Resilient Marawi | Inquirer Opinion

Resilient Marawi

06:05 AM July 05, 2017

Marawi is no stranger to calamity, natural or manmade. Its people have experienced untold physical, emotional and psychological trauma but have always emerged “wounded but unbowed.” And, figuratively like the fabled bamboo, they sway with the wind, however strong, yet their spirit remains intact. The introspective cannot help but ask what they have done to incur the wrath of Allah (SWT). Have they been remiss and deviant from the teachings of the Quran al Karim and Hadith al Sharif? They have a share of the drug problem, kidnapping for ransom, mismanagement by past city administrators, etc., but these are nowhere near the sins of Sodom and Gomorrah.

I distinctly recall that on April 19, 1955, the eve of my graduation from Dansalan (the former name of Marawi) Central Elementary School, we were hit by a magnitude 7.5 earthquake that caused scores of deaths, mostly by drowning and the collapse of buildings and infrastructures. Lanao del Sur is one of the seismically active provinces in the country because of the Mindanao Fault, and the shaking of the ground caused what volcanologists call a seiche, or a “phenomenon causing temporary oscillation in an enclosed body of water.” The people around the lake, hundreds of them, were the victims, with Marawi taking the brunt of the destruction.


On Oct. 21, 1972, the first shot in defiance of martial law was fired in Marawi when rebels identifying themselves as “Ikhlas” and affiliated with the mainstream Moro National Liberation Front besieged and almost overran the city. There was heavy fighting between government forces and the rebels, but it lasted only about four days because the rebels had run short of ammo and firepower and fled the city.

The principal victims were the Christian residents of Marawi. A number of commercial buildings were razed. Since then, Marawi has been threatened by marauding armed groups masquerading as mujahideen. This started the diaspora of the Maranaw, who settled in other places that honed their enterprising character (selling DVDs and other wares in Greenhills, for example, or elsewhere in the country’s urban areas).


In 2015, Marawi was hit by another “calamity” of tectonic proportions: Almost all families in the city fell prey to the get-rich-quick Ponzi scheme concocted by a young enterprising man, Coco Rasuman (now behind bars). They were swindled of billions of pesos; a tribe of lesser mettle would have broken down, its spirit crushed. While the pain was not physical, still it exacted a heavy toll on their mental and social condition. The scandal triggered the breakup of families and even rido or clan wars. The case is still under litigation, leaving the victims holding the empty bag, so to speak.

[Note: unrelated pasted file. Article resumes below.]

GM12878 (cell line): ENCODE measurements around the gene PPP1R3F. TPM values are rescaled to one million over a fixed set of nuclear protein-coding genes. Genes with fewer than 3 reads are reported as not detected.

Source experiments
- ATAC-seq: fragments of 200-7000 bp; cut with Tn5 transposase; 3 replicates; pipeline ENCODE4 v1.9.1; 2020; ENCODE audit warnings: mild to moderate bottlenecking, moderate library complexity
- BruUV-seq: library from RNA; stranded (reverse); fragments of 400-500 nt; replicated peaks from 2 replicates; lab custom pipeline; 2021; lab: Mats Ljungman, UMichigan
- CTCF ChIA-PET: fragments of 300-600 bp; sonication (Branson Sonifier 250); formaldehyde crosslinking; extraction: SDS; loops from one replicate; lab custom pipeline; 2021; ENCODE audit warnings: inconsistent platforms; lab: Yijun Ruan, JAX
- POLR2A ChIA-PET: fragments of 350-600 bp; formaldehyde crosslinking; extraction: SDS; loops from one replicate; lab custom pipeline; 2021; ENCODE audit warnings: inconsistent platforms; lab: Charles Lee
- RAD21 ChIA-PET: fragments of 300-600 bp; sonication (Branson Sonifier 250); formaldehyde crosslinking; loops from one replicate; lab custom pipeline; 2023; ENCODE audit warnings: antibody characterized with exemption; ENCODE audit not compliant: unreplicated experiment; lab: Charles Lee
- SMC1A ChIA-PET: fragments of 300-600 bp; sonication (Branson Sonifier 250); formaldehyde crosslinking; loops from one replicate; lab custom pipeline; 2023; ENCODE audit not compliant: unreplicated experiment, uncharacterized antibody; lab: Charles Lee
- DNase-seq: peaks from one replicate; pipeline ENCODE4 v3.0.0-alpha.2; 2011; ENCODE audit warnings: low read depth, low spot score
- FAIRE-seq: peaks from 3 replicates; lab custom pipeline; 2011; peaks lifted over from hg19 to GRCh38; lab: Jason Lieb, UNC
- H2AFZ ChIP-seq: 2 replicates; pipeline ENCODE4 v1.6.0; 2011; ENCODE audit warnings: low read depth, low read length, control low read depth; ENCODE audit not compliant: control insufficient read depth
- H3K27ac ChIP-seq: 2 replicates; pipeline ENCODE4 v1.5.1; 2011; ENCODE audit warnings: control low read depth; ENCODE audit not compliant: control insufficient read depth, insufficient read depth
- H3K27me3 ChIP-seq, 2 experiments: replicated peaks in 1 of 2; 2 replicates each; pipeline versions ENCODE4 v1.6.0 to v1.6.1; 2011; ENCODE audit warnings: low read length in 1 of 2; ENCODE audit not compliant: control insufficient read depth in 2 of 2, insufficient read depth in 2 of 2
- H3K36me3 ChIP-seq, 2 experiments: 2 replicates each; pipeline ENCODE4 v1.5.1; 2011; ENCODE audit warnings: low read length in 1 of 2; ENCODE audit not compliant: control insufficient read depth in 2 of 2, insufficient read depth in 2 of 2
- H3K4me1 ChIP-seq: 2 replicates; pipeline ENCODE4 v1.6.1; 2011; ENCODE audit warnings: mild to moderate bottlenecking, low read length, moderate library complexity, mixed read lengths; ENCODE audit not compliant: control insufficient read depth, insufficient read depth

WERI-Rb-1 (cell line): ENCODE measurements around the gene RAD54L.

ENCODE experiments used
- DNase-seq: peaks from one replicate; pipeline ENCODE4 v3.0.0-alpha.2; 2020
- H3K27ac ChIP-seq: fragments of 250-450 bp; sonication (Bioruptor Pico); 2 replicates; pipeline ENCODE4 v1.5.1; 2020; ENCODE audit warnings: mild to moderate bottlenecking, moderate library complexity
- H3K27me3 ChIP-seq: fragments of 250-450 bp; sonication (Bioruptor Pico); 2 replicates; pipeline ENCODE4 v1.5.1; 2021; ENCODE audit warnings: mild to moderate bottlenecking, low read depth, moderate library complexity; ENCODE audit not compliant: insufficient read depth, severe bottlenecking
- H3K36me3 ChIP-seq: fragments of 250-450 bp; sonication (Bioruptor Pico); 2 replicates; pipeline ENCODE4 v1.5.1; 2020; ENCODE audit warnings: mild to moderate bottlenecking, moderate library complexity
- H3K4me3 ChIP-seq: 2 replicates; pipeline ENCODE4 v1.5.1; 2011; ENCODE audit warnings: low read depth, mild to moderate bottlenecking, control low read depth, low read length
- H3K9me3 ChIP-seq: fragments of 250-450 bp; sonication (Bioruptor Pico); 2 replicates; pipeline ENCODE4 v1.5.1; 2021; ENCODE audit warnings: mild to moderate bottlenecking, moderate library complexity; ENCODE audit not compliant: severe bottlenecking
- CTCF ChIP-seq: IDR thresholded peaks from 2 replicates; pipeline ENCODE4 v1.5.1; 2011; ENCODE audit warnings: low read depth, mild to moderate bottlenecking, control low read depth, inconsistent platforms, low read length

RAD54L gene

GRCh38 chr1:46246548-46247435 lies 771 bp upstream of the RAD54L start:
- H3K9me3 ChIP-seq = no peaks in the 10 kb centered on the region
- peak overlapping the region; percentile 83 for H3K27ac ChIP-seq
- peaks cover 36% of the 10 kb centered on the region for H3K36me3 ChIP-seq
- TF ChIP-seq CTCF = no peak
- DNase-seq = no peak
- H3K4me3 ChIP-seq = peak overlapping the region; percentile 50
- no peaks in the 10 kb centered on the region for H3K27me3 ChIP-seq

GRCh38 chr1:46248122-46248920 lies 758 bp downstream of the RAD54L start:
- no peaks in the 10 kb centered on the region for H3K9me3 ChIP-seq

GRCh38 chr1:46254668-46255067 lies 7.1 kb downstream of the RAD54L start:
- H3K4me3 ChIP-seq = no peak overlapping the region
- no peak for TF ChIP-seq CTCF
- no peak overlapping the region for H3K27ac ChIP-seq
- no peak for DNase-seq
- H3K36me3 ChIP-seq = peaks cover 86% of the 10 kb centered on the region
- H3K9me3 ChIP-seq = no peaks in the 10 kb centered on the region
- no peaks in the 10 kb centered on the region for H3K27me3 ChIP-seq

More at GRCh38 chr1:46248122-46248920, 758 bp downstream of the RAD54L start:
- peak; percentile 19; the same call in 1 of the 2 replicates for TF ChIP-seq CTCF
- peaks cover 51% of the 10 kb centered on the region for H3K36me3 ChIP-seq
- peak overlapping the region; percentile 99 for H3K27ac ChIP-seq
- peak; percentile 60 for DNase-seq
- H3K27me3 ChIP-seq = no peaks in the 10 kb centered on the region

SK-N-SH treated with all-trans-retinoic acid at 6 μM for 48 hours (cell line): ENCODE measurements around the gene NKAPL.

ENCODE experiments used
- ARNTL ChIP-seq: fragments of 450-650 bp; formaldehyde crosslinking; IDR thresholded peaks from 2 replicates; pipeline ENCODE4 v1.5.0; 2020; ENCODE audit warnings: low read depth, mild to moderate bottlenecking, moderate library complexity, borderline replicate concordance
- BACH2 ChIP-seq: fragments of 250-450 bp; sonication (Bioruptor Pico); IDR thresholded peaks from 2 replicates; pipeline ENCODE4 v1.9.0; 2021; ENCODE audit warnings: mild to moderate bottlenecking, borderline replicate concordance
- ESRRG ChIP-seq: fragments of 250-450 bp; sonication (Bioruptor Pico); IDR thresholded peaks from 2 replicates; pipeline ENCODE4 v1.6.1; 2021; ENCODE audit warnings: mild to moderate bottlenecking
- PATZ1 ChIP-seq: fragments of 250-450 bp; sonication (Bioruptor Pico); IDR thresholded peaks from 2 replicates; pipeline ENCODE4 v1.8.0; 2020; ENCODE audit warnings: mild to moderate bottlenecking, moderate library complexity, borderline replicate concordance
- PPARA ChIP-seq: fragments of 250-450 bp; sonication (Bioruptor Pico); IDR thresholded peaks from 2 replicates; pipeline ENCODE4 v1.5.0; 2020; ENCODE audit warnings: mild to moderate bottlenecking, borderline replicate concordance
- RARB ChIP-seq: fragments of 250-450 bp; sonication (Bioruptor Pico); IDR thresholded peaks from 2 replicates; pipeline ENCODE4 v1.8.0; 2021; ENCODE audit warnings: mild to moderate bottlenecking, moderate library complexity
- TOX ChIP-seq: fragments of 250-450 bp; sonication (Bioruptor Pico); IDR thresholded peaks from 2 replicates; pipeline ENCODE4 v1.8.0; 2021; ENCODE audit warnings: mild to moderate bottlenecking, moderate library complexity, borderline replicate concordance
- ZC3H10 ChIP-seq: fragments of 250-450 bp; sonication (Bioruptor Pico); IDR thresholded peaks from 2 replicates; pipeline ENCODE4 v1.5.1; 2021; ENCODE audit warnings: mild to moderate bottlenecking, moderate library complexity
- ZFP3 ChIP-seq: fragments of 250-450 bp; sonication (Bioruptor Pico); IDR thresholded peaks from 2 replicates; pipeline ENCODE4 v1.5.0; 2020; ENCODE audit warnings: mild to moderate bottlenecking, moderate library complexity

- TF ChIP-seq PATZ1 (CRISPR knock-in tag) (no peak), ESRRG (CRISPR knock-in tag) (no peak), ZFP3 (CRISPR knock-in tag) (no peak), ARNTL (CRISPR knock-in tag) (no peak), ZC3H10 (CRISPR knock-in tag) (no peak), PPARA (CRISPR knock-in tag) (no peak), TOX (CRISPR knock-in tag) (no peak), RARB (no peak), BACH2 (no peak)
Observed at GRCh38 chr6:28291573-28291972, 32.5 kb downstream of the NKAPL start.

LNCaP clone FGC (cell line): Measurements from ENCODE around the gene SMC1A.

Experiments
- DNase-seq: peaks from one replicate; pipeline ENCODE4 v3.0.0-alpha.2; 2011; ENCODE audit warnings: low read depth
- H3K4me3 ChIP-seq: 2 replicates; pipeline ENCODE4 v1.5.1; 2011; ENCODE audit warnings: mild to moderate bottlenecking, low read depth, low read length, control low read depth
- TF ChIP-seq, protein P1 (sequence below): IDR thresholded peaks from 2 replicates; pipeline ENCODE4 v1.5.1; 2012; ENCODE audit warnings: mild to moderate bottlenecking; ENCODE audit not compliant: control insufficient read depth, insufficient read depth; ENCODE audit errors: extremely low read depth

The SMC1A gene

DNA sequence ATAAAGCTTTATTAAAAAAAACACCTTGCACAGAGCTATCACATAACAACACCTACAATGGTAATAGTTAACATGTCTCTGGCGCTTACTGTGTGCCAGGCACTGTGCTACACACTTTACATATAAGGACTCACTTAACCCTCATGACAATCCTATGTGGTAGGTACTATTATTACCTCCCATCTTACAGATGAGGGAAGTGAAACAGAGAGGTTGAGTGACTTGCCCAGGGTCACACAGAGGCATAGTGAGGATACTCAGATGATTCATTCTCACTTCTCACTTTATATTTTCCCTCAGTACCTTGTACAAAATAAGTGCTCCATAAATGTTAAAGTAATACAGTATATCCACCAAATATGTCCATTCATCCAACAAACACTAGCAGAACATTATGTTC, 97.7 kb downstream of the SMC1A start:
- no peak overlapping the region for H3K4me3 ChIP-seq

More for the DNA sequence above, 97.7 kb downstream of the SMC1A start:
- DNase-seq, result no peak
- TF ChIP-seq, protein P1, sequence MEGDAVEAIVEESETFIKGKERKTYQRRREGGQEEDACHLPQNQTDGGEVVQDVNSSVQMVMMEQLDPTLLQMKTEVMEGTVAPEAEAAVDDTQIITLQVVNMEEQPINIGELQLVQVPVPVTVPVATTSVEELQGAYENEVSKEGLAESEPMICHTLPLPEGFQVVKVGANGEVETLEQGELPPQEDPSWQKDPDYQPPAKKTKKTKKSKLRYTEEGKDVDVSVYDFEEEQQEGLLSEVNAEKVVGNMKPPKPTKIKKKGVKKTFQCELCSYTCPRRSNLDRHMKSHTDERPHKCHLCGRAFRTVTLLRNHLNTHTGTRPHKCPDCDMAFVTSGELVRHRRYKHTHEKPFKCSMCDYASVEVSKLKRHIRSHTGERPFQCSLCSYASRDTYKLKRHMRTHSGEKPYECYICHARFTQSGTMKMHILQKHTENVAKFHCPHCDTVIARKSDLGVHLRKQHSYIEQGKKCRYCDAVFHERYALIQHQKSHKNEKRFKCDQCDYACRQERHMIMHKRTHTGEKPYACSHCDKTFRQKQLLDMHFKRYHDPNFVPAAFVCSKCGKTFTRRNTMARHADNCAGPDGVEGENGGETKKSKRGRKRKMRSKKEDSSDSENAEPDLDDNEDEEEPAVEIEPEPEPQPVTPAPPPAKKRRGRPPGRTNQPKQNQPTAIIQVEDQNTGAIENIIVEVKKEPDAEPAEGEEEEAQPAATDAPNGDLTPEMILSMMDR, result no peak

And now the present impasse in the war between government troops and local jihadists motivated by the imported Wahhabi-Salafist ideology of the Daesh, wreaking havoc on the city and causing a humanitarian crisis with no end in sight.

In a recent visit to an evacuation center in Iligan, President Duterte accurately described the resilience of the Maranaw to weather crises. He summed up their enterprising character by saying they could fabricate “just about anything” and pass it off as real. While this was said probably with tongue in cheek, it is true. This brings to mind my “baptismal” litigation case concerning a client, Datu Molok, from Tugaya, a town famous for brass making. He was criminally charged for minting Philippine coins. I can’t forget the case if only for his offer of a ganta of coins as attorney’s fee for winning the case, which I declined.

As I have written earlier, Marawi, like the fabled phoenix, will rise again from the ruins of the war, in sha Allah (God permitting), and will come out stronger to regain its beauty. Let me wax poetic by quoting the poet William Wordsworth: “Though nothing can bring back the hour/ Of splendour in the grass…/ We will grieve not, rather find/ Strength in what remains behind….”

* * *

Macabangkit Lanto ([email protected]), UP Law 1967, was Fulbright Fellow to New York University for postgraduate studies. He has served government in various capacities.

Subscribe to our opinion newsletter

By providing an email address. I agree to the Terms of Use and acknowledge that I have read the Privacy Policy.

Read Next
Don't miss out on the latest news and information.

Subscribe to INQUIRER PLUS to get access to The Philippine Daily Inquirer & other 70+ titles, share up to 5 gadgets, listen to the news, download as early as 4am & share articles on social media. Call 896 6000.

TAGS: Inquirer Commentary, Inquirer Opinion, macabangkit b. lanto, Marawi siege, Mindanao martial law, MNLF, Moro National Liberation Front
For feedback, complaints, or inquiries, contact us.

© Copyright 1997-2023 | All Rights Reserved

We use cookies to ensure you get the best experience on our website. By continuing, you are agreeing to our use of cookies. To find out more, please click this link.